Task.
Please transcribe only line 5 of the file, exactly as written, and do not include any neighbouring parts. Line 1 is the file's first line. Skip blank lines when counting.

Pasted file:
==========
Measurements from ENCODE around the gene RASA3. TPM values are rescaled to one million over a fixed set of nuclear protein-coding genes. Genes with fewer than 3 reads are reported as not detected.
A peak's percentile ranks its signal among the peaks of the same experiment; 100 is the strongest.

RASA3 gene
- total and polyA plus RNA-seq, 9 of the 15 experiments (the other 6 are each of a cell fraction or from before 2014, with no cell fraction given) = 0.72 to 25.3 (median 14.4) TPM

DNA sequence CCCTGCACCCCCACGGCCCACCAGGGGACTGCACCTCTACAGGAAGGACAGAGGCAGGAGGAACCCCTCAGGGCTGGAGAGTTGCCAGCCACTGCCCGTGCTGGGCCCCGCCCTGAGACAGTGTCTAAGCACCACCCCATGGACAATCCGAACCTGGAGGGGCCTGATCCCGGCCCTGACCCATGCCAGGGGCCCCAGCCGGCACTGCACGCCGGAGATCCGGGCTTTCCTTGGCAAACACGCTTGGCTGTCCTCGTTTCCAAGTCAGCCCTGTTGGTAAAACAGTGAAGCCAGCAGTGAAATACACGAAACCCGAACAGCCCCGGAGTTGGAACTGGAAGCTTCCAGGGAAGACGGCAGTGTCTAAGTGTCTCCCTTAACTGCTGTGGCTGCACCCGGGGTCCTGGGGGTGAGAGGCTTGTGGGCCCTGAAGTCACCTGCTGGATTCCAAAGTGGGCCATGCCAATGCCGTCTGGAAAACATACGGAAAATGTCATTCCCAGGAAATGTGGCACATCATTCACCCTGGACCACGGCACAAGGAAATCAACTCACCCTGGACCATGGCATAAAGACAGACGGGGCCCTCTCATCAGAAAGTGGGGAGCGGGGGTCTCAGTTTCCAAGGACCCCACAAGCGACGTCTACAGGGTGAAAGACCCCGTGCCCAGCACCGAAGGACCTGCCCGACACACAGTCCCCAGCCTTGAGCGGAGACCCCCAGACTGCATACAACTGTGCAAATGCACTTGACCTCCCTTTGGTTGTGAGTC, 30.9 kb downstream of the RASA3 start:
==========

DNA sequence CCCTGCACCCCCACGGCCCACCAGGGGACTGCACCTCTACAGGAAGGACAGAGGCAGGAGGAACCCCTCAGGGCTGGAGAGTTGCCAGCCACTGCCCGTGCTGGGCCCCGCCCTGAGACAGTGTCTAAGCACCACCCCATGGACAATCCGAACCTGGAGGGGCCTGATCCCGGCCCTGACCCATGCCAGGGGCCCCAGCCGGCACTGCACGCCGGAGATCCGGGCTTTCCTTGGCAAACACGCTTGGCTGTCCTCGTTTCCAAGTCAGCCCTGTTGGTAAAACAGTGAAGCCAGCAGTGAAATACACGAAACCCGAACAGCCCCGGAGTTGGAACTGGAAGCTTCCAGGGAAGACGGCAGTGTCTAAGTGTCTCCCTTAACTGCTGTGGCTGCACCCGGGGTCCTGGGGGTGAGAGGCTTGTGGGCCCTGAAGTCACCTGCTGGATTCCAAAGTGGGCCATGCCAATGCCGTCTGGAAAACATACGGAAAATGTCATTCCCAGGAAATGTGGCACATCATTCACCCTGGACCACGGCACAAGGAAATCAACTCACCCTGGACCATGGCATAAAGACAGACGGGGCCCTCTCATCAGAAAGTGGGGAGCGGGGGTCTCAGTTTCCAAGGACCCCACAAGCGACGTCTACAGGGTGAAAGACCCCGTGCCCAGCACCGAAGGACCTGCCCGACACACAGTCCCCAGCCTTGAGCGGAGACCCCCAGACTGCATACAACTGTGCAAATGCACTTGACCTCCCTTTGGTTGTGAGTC, 30.9 kb downstream of the RASA3 start: